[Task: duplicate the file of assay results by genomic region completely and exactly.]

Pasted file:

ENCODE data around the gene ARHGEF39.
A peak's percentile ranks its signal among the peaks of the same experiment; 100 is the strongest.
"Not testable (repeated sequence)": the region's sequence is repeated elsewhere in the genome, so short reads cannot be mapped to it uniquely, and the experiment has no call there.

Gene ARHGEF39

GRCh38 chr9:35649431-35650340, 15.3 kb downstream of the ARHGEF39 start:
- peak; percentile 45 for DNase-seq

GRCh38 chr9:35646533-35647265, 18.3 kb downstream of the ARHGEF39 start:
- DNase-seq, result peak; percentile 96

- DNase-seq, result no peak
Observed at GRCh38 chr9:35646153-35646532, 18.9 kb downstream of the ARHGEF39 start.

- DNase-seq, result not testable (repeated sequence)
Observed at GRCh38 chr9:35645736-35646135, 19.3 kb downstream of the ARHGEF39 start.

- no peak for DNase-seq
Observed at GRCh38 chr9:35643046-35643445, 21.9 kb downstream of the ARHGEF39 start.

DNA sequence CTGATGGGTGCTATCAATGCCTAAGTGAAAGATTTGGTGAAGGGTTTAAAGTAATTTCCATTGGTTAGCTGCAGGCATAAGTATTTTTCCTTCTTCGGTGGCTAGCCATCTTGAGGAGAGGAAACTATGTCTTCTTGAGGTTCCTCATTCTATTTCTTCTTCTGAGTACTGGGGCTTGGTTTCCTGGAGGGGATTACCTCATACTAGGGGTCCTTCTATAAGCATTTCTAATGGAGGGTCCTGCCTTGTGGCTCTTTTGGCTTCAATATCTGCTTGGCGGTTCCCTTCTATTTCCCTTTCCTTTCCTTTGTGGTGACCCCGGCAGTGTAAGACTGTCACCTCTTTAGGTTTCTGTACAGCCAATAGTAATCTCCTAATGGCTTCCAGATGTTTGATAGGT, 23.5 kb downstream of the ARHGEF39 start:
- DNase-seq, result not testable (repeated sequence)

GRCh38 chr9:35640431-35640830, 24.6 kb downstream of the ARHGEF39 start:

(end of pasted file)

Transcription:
ENCODE data around the gene ARHGEF39.
A peak's percentile ranks its signal among the peaks of the same experiment; 100 is the strongest.
"Not testable (repeated sequence)": the region's sequence is repeated elsewhere in the genome, so short reads cannot be mapped to it uniquely, and the experiment has no call there.

Gene ARHGEF39

GRCh38 chr9:35649431-35650340, 15.3 kb downstream of the ARHGEF39 start:
- peak; percentile 45 for DNase-seq

GRCh38 chr9:35646533-35647265, 18.3 kb downstream of the ARHGEF39 start:
- DNase-seq, result peak; percentile 96

- DNase-seq, result no peak
Observed at GRCh38 chr9:35646153-35646532, 18.9 kb downstream of the ARHGEF39 start.

- DNase-seq, result not testable (repeated sequence)
Observed at GRCh38 chr9:35645736-35646135, 19.3 kb downstream of the ARHGEF39 start.

- no peak for DNase-seq
Observed at GRCh38 chr9:35643046-35643445, 21.9 kb downstream of the ARHGEF39 start.

DNA sequence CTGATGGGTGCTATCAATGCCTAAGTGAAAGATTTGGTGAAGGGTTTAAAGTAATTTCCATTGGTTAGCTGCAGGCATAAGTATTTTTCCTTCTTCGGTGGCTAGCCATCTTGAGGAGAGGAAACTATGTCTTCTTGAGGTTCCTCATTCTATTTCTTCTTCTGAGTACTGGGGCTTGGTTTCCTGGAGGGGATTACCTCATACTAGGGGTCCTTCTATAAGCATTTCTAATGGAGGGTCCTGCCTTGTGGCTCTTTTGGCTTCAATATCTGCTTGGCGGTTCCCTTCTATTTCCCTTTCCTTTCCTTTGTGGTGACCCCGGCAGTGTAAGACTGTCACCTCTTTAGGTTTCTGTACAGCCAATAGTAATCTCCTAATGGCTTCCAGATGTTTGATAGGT, 23.5 kb downstream of the ARHGEF39 start:
- DNase-seq, result not testable (repeated sequence)

GRCh38 chr9:35640431-35640830, 24.6 kb downstream of the ARHGEF39 start: